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How did Jeffrey Epstein make all of his money?

Inside the newly released Epstein documents
Explaining the newly released Epstein documents 05:30

Newly released legal documents are renewing focus on Jeffrey Epstein, with public scrutiny of the court papers also reigniting interest in the late sex offender's wealth and how he amassed it. 

Accused of abusing dozens of teenage girls before dying by suicide in a federal prison in 2019, the politically connected multimillionaire never graduated from college, but still wound up socializing with a range of major public figures, from former U.S. presidents and software moguls to members of the British royal family.

The grandson of Jewish immigrants, Epstein was raised in Brooklyn, where he excelled in math and graduated from high school early, briefly attending Cooper Union and New York University, according to published reports over the years by multiple news outlets, some citing court documents.

The roughly 60 documents released as of Thursday mostly mention names already known. In fact, the judge who made the call last month to release the information said she was doing so largely because much of it was already public.

Still, the plan to make the papers public fueled rumors that they contained a list of clients or co-conspirators, and misinformation about their content continues to run rampant on social media, the Associated Press reported.

What was Jeffrey Epstein's net worth?

At the time when the disgraced financier was found dead at 66 in a Manhattan jail cell in August of 2019, while awaiting trial on sex trafficking charges, a filing in his criminal case pegged his net worth at roughly $560 million. Epstein's assets also included a number of lavish properties. 

Epstein owned a palatial townhouse on the Upper East Side of Manhattan worth more than $50 million. He also owned a mansion in Palm Beach, Florida, worth about $12 million; a ranch in New Mexico valued at just over $17 million; and an apartment in Paris worth an estimated $8.6 million. 

Financier Teenage Girls
This photo shows the Manhattan residence of Jeffrey Epstein on July 8, 2019.  Bebeto Matthews / AP

His two private Caribbean islands — Great St. James and Little St. James — were together valued at $86 million following his death, but purchased for $60 million in 2023 by billionaire Stephen Deckoff, founder of alternative investment firm Black Diamond Capital Management. Epstein also owned a private jet.

What did Jeffrey Epstein do for a living?

While in his early 20s, Epstein in 1974 started teaching math at The Dalton School, one of New York's most prestigious prep schools, and left in 1976, with an administrator telling the New York Times he'd dismissed Epstein for poor performance.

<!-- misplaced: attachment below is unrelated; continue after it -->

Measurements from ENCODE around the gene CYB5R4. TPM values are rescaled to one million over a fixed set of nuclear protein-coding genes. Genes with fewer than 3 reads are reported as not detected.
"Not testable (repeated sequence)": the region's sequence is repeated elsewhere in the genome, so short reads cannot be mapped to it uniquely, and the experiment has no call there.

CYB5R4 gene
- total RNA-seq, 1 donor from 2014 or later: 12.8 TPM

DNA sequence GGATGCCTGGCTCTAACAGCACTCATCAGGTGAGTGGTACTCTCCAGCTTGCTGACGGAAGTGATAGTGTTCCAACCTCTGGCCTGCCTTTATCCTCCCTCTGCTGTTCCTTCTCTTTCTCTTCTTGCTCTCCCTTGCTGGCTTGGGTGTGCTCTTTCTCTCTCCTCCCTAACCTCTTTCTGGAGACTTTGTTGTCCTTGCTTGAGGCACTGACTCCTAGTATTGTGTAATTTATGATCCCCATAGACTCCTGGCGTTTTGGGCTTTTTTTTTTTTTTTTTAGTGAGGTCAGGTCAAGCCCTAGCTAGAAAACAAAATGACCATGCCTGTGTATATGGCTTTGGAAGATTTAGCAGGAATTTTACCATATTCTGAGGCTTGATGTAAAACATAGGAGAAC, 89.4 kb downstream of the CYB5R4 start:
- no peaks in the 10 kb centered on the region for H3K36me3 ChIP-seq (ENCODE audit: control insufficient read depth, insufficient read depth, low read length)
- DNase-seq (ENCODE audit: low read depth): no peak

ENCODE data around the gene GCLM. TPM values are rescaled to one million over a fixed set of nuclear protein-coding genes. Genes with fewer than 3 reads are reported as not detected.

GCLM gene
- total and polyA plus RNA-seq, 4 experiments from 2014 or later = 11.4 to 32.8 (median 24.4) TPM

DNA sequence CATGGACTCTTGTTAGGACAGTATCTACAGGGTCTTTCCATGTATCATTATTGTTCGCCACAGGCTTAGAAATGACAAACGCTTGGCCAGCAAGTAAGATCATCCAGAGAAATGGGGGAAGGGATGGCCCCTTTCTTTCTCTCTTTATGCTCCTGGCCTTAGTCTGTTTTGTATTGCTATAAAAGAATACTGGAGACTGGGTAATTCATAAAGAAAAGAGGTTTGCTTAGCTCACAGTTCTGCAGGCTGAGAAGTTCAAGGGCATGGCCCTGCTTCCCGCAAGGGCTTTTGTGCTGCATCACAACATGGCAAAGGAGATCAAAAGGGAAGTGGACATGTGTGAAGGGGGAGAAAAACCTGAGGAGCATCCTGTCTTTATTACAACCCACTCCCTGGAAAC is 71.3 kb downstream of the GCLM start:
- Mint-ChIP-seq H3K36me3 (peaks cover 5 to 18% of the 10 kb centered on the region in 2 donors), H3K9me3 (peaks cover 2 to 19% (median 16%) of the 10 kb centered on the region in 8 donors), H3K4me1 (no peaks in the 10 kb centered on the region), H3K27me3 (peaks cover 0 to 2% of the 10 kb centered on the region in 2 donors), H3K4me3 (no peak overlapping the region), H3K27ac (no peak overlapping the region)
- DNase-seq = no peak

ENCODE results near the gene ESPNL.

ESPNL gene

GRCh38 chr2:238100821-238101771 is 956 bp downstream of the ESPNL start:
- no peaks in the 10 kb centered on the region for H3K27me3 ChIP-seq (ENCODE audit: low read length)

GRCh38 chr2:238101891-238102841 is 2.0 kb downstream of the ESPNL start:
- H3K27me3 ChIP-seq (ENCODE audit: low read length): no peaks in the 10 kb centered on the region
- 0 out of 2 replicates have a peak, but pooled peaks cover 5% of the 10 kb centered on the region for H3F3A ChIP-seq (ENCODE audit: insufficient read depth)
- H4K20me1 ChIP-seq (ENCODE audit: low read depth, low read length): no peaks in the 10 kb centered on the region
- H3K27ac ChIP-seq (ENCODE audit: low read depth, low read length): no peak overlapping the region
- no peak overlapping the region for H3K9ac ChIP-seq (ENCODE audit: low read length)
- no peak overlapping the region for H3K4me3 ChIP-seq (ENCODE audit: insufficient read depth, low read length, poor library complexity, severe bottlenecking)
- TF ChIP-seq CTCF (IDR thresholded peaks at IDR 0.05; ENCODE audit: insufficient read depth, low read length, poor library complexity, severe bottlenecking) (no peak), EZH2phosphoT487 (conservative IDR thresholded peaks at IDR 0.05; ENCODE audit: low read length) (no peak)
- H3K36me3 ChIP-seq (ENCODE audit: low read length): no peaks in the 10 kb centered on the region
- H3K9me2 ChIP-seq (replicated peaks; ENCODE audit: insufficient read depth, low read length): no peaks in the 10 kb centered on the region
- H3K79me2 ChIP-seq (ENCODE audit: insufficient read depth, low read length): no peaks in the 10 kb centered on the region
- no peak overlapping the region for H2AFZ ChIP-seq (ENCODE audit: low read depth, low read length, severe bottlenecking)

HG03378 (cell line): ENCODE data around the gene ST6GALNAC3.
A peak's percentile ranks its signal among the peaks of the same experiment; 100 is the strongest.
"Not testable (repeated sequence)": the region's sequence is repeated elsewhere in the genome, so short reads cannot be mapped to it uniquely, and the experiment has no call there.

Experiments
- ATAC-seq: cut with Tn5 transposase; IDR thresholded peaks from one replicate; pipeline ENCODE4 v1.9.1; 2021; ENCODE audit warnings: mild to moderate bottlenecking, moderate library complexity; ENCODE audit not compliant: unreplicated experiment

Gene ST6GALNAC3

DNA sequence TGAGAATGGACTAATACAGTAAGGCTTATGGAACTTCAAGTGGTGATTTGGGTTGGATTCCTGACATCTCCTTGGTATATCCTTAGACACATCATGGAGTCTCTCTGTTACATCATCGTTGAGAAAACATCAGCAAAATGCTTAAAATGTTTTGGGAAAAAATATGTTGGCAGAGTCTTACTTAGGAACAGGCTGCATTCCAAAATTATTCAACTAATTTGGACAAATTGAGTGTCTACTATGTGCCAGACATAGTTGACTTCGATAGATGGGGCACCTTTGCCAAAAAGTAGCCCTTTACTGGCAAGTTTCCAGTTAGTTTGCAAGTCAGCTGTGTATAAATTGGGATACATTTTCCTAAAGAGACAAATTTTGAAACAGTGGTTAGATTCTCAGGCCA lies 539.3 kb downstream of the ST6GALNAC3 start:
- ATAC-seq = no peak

But the stint at Dalton had him tutoring the son of Bear Stearns CEO Alan Greenberg, which led to a job at the investment bank before it collapsed in 2008 following the housing crash. Epstein then became a money manager for billionaires including Les Wexner, founder and CEO of L Brands, and Apollo Global Management Chairman Leon Black. Black paid Epstein $158 million for tax and estate planning services, according to the Senate Finance Committee. 

A law firm retained by Apollo's board to review Black's dealings with Epstein cleared Black, who stepped down as chairman and CEO of the private equity firm in 2021, of any possible wrongdoing. 

Black in July of 2023 agreed to pay $62.5 million to the U.S. Virgin Islands to be released from any potential claims arising from the territory's probe into Epstein's sex trafficking operation. The four-page settlement stipulated that it didn't constitute an "admission of liability" by Black, according to the New York Times.

For more than a decade, Epstein was Wexner's personal money manager and business adviser, making hundreds of millions of dollars managing Wexner's billions. 

"Epstein's crimes are abhorrent, and we applaud every effort to bring justice to those harmed," L Brands told CBS MoneyWatch in 2019. 

Wexner said in an email to employees at the time that he regretted he ever "crossed paths" with Epstein. "When Mr. Epstein was my personal money manager, he was involved in many aspects of my financial life," the email stated. "But let me assure you that I was NEVER aware of the illegal activity charged in the indictment."

Where else did Epstein get his money?

JPMorgan Chase loaned Epstein money and regularly let him withdraw large sums of cash from 1998 through August 2013, according to a class-action lawsuit settled by the nation's largest bank last year. Payouts are expected to be made to nearly 200 women.

In an emailed statement to CBS MoneyWatch in June of 2023, JPMorgan called Epstein's behavior "monstrous," and said it regretted any association with the disgraced financier. 

Epstein also had financial dealings with Deutsche Bank, which in May 2023 agreed to pay $75 million to settle a lawsuit alleging the German bank "knowingly benefited" from his sex trafficking and profited from doing business with him.

Deutsche Bank declined to comment on the settlement. In 2020, it acknowledged its "error of onboarding Epstein in 2013 and the weaknesses in our processes."

For how much did he buy his islands?

Epstein owned two neighboring islands. He paid $7.95 million in 1998 for the 75-acre Little St. James, according to the New York Post and New York Magazine. In 2016, Epstein paid more than $20 million for the 165-acre Great St. James, according to CNBC and the Wall Street Journal.

Jeffrey Epstein's former home on the island of Little St. James in the U.S. Virgin Islands. Emily Michot/Miami Herald/Tribune News Service via Getty Images
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